Aerial acts are the metaphorical ‘swan’ of the league, but Dasha injects into it the pragmatism of blue-collar work, like a day’s hard work. With Daniel, she’d had her first toe-dip, and today she has graduated to teacher. “It’s a tight-knit community. There’re not many aerialists in Delhi, we’re all friends. When we get the chance, we train together. It’s been three years that I’ve been teaching, but I didn't expect to find myself here. I was pushed into it.” Her routine today is a lesson on consistency. “Because I teach, I spend a lot of time in the gym. I try to train for two to three hours a day. It doesn't necessarily have to be on the silks, it can be on the rope, on the hoops…sometimes I just do conditioning at home.” „My mum took me to dance school… there was a sense of community. It helped me internalise teamwork, build flexibility; it gave me strength, and a sense of movement.„Her own choreography is free-flowing. “The piece I’m working on currently started out with tricks. Then I found the music that I liked.” Somewhere in the middle she visited a ten-day workshop in Goa, so it got its first airing there.“It was my first time on that act, and it was alright, but what it did help me realise is the story I wanted to tell. Then it started evolving. So now it’s a totally different act.” Her piece is set to Koan Sound’s Wide Open, and centres around the nuances of life. “It’s quite dark, but I kind of like it. It gives you the feeling of a person astray in a spare forest. It’s not a simple story. It’s about looking for something deeper—like truth or light. It’s open to interpretation of course, and it’s ever-evolving. Let’s see where it takes me.”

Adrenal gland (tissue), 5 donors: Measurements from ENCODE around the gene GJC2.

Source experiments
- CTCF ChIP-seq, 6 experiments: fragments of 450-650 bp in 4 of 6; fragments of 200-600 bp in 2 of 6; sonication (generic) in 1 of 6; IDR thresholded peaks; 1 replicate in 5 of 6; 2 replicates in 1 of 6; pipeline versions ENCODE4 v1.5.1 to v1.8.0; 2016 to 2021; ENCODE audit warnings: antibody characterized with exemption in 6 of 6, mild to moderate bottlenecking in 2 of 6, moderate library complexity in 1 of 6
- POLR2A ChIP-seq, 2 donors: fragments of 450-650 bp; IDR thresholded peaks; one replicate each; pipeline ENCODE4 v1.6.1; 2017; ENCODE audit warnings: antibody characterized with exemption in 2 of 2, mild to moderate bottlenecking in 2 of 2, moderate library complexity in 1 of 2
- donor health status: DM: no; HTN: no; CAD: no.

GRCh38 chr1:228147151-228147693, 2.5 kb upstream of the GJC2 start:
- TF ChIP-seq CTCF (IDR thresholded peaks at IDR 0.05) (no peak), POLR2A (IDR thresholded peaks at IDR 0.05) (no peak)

She’d like to believe silks are for anyone, but for those who haven’t had an initiation to strenuous movement, aerial classes are more for conditioning. She confesses, “It will tend to be long, boring…frustrating even. But the stronger you are, the easier it gets for you. Safer too.” Be warned, her sessions at Delhi Rock have a basic requirement: the ability to hold a plank for no less than 45 seconds. Not to discourage, but to ensure some authority over one’s own body. “We suggest those interested take up pilates or yoga to build core strength. Unfortunately, in the hour and a half long sessions we conduct, there’s not enough time to condition them with a separate class. Having said that, everyone’s welcome. It requires dedication, but not everyone respects the process. Not everyone is ready to be an athlete.”

Her love for silks hinges on community and a focus on personal rituals. “Setting your mind to one task a day helps. Just waking up, knowing you have to get a handle on a task for the day is essential. Circus isn't about competitions. Circus is more about community. I don't see the point of competing. I prefer building a support system. It’s more circusy! I’m very lucky. I’ve met some wonderful people in life through silks.”

For an aerial yoga class in Delhi, drop-ins at Delhi Rock are Rs 1,000 a pop; passes of 6 and 8 classes will set you back Rs 5,000 and Rs 8,000 respectively. Classes are slotted every day of the week. More details here.